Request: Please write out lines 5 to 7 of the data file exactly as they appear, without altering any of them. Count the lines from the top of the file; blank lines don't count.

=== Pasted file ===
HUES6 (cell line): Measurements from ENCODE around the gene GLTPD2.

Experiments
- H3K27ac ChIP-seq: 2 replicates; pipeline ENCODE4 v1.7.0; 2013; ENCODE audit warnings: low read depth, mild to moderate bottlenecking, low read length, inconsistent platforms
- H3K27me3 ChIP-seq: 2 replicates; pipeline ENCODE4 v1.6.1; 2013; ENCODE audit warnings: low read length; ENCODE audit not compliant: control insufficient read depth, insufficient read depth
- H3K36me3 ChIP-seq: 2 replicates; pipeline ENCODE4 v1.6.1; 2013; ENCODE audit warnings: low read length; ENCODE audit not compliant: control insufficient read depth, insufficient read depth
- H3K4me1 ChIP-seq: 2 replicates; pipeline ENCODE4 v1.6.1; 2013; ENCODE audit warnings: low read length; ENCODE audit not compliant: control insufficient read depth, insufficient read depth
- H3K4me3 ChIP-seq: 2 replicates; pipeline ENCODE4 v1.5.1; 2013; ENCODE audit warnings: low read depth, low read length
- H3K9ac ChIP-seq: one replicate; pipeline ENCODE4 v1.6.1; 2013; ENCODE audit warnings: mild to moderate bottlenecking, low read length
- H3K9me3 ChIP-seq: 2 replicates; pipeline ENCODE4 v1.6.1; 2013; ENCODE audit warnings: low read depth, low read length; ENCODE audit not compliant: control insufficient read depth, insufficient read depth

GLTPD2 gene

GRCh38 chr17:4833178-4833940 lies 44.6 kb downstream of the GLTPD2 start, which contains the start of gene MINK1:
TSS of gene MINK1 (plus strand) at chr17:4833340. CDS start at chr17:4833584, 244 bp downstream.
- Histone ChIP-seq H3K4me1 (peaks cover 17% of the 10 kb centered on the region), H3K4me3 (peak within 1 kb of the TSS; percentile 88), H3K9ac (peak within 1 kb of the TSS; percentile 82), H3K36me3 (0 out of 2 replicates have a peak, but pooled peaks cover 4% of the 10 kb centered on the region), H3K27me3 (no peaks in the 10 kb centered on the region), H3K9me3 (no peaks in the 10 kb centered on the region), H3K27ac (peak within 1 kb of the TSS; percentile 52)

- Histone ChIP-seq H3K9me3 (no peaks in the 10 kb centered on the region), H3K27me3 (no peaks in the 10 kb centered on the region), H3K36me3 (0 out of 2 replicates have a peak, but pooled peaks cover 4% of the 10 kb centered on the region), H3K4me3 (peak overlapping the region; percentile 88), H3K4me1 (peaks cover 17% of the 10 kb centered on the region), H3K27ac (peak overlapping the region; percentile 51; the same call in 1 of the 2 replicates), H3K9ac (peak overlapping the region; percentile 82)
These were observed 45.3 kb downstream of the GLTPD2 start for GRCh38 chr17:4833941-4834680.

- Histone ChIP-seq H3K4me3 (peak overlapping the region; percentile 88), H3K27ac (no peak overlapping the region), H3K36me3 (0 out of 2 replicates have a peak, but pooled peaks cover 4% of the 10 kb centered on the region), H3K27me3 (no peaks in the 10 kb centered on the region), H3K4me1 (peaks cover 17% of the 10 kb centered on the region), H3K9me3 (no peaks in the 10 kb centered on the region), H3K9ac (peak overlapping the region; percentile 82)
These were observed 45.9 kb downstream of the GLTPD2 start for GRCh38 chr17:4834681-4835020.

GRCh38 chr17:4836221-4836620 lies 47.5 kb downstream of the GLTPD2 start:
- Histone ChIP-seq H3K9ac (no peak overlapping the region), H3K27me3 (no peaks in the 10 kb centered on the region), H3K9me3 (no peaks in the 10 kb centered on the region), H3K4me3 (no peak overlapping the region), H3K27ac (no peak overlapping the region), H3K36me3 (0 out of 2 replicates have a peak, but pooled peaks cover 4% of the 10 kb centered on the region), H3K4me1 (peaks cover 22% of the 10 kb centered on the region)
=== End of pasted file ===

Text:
- H3K36me3 ChIP-seq: 2 replicates; pipeline ENCODE4 v1.6.1; 2013; ENCODE audit warnings: low read length; ENCODE audit not compliant: control insufficient read depth, insufficient read depth
- H3K4me1 ChIP-seq: 2 replicates; pipeline ENCODE4 v1.6.1; 2013; ENCODE audit warnings: low read length; ENCODE audit not compliant: control insufficient read depth, insufficient read depth
- H3K4me3 ChIP-seq: 2 replicates; pipeline ENCODE4 v1.5.1; 2013; ENCODE audit warnings: low read depth, low read length